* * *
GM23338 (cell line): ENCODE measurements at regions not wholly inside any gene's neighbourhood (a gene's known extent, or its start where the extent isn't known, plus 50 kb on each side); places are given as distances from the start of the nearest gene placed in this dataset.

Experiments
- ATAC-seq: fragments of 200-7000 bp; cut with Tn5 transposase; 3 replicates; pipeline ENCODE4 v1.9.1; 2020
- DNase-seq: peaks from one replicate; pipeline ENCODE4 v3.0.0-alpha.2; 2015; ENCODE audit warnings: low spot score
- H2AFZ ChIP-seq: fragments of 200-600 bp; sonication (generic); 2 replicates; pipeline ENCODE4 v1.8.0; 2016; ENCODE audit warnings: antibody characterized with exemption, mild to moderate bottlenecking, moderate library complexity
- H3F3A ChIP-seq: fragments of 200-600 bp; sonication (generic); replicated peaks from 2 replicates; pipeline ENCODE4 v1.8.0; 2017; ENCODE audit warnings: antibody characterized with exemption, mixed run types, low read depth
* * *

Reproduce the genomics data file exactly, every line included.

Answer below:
GM23338 (cell line): ENCODE measurements at regions not wholly inside any gene's neighbourhood (a gene's known extent, or its start where the extent isn't known, plus 50 kb on each side); places are given as distances from the start of the nearest gene placed in this dataset.

Experiments
- ATAC-seq: fragments of 200-7000 bp; cut with Tn5 transposase; 3 replicates; pipeline ENCODE4 v1.9.1; 2020
- DNase-seq: peaks from one replicate; pipeline ENCODE4 v3.0.0-alpha.2; 2015; ENCODE audit warnings: low spot score
- H2AFZ ChIP-seq: fragments of 200-600 bp; sonication (generic); 2 replicates; pipeline ENCODE4 v1.8.0; 2016; ENCODE audit warnings: antibody characterized with exemption, mild to moderate bottlenecking, moderate library complexity
- H3F3A ChIP-seq: fragments of 200-600 bp; sonication (generic); replicated peaks from 2 replicates; pipeline ENCODE4 v1.8.0; 2017; ENCODE audit warnings: antibody characterized with exemption, mixed run types, low read depth